I know that time is a human construct and all that, but when we have the gift of an extra day, we should take best advantage. This post is inspired by the poem “The Summer Day” by Mary Oliver. That poem ends with:

Tell me what else I should have done? | Doesn’t everything die at last, and too soon? Tell me, what is it you plan to do | With your one wild and precious life?

The Extra Day

Where to be today? Who to spend it with? What makes my soul leap, like the day?

There is a place.

The one where I plug in to recharge, where each face is love reflected, where the synapses of my brain snap with new ideas, faster and deeper, where the rainbow falls on the tree of life.

Reassurance and growth.

Wisdom and compassion.

This is where people are SEEN, where peace is made, where we question how to live, where graces falls on us all.

This is where I dance “Like a Prayer,” I travel on pilgrimages, and where my head sizzles.

Here, children’s laughter ripples through the air. I thrill in their sparks of insight, and their truckloads of questions. Here is where I say, “I don’t know.”

In this place, people are fed, body and soul, smiles right the world, and friends embrace in tight hugs.

Spicy soup simmering, tart, sweet pies, pinkie squares.

Guitar strings strumming, harmonious voices, organ crescendos.

A silent night of candles and tears.

This is where I am.

A place of steadfast friendships, where good grows out of my mistakes.

Wisdom and compassion. Healing through hardship and celebration after the light returns.

Tell me, what else should I have done? Doesn’t everything die at last, and too soon? Tell me, what is it you plan to do with your one wild and precious life?

Do you have a place like this? May you find it and spend this gifted extra day there.

A time to reflect, no matter what you believe

Red Velvet Pancakes IHOP
Red Velvet Pancakes from IHOP

It’s Pancake Day, a Lenten tradition with roots in the Jewish history of the Christian tradition.

On the day before Passover in observant Jewish homes, the family cleans thoroughly and uses or removes any food that has leaven in it. It’s a symbolic way to let go of old life and embrace the new. Christians morphed this idea into Pancake Day, a time to use up eggs and fats in decadent foods before the deprivation of Lenten fasts began.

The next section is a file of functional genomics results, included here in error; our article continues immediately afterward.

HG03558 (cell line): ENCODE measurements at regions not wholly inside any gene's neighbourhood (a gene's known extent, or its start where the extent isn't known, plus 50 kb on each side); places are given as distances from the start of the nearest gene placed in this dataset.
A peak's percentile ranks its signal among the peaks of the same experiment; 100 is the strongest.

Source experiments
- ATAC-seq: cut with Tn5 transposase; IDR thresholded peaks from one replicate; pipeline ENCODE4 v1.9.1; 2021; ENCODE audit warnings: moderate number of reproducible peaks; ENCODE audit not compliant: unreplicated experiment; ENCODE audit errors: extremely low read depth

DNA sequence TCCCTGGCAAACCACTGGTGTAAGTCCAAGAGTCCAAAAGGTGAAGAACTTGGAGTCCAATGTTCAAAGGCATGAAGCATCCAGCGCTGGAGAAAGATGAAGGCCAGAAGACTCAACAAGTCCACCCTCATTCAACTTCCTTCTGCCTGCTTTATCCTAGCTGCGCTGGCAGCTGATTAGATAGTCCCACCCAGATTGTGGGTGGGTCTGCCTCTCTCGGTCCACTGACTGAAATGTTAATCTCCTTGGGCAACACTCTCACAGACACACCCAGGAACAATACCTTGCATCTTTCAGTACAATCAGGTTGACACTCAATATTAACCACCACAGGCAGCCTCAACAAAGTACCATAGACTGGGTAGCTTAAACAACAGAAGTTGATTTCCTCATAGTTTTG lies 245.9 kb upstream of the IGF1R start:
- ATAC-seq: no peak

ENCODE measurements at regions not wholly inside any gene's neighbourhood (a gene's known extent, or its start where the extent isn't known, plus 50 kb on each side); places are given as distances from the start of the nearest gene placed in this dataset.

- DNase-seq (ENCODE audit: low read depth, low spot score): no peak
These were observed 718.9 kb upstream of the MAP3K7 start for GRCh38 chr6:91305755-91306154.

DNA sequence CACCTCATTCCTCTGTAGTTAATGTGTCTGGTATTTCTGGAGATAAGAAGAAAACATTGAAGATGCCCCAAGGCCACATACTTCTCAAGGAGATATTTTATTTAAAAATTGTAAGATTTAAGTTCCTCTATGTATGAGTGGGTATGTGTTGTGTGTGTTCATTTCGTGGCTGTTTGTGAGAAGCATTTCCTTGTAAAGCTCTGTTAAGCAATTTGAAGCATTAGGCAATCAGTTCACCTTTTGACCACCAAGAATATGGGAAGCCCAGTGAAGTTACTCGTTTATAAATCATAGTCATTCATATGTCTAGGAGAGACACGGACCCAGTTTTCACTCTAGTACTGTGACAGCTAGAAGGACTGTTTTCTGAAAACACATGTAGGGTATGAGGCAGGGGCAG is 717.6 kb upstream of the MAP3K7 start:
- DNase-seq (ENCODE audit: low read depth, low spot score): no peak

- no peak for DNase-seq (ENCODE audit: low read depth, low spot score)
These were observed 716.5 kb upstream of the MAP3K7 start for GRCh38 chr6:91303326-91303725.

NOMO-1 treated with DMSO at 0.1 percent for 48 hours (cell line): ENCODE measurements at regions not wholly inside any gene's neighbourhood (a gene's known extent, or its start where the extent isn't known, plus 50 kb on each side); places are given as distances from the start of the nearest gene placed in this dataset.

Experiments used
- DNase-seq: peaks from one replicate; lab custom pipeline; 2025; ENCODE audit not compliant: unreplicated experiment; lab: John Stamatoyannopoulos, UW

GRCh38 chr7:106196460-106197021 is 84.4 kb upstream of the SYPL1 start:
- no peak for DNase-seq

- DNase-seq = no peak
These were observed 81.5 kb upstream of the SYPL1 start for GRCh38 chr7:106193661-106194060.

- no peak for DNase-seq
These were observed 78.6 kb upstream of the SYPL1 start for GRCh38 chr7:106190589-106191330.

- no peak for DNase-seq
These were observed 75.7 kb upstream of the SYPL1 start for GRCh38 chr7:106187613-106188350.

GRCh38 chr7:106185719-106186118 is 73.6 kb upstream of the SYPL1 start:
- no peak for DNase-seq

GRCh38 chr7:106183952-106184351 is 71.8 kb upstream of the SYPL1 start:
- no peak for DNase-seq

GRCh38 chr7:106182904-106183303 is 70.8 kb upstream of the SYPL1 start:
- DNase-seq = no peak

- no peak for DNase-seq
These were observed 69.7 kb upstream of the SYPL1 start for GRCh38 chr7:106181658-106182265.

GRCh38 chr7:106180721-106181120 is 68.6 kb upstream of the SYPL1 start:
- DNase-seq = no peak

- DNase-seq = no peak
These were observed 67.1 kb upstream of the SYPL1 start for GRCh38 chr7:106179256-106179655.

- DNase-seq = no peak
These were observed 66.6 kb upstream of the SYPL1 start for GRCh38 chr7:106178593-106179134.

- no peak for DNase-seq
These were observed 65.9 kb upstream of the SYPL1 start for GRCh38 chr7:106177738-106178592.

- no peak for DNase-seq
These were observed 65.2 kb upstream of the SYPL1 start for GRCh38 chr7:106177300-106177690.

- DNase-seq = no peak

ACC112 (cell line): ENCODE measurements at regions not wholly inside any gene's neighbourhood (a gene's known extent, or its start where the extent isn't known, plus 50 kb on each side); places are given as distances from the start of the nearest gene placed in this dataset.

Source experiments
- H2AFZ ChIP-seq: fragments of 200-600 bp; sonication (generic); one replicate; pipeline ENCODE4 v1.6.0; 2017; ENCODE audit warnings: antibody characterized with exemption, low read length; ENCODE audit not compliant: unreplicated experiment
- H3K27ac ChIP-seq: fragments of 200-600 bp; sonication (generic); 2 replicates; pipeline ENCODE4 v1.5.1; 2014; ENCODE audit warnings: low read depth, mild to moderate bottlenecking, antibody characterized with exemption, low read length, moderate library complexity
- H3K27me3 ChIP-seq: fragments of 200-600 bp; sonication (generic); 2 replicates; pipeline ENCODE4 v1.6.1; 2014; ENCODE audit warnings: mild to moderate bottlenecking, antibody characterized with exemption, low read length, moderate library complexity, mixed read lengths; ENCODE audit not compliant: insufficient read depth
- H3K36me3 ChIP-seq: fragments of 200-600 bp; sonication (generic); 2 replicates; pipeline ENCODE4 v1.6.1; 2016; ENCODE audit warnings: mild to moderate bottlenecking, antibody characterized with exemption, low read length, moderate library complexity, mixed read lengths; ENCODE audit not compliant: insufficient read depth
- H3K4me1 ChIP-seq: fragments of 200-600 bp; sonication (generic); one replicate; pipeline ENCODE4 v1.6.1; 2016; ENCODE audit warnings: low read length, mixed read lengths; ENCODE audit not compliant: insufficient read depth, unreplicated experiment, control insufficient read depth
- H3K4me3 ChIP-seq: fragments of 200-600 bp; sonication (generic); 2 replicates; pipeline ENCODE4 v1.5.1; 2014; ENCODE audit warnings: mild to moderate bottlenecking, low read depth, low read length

Few people I know “give up” anything for Lent anymore.

  • Some have abandoned organized religion because they see only the harm that it can cause.
  • Others are still a part of a faith community but don’t “give up” because they see that as punitive instead of inspirational.
  • Still others don’t “give up” something they love in a way that feels like deprivation or punishment. They examine their lives to find something that is not feeding them mentally, emotionally, physically or spiritually, and they give themselves “freedom from” that harmful element.

The minister at my church says Lent is like the time between when a seed is planted and when it sprouts. You know the seed needs to be nourished, but you can’t see any signs of new life yet.

No matter what you believe, this time of year is good for reflection. It’s a time to ponder what you can give yourself freedom from, or what you could take up instead.

Whether you eat pancakes tonight or not, take some time to plant a seed. Nourish it until new life grows.

What kind of sprouts do you want to see?

A field of sprouting corn stalks

Different kinds of brave

You might be dismayed to learn the number of times that I’ve been told over the past year that I am “brave.”

My feat of daring? Letting my hair return to its natural colour.

On the weekend my husband was told many times that he was brave.

His courageous act? Performing a stand-up comedy routine for the first time.

If each of us were to create a “bravery spectrum,” we would place different actions in different places.

For those with a fear of public speaking, a stand-up comedy routine would be off-the-charts. For others, it might be more in the middle. Most people would agree that it takes guts to be vulnerable in front of an audience that way.

But my hair colour? Please. Let’s not even.

There are people who perform acts of bravery truly worthy of our admiration.

  • First responders who run toward danger. Firefighters, police, paramedics, and members of our military who put their lives on the line every day.
  • Volunteers who work in vulnerable countries around the world, healing the sick or wounded, building wells, providing food.
  • Refugees who leave behind everything they know and start over in a place where everything is foreign to them.
  • Staff and volunteers who work with the vulnerable people right in our own back yards, supporting the homeless, encouraging those affected by mental health issues of addictions.
  • Single parents who juggle work and family, doing their best to provide for their loved ones.

What do you think of as “brave”?

Stand-up routine at Absolute Comedy, Ottawa
It takes guts to do this.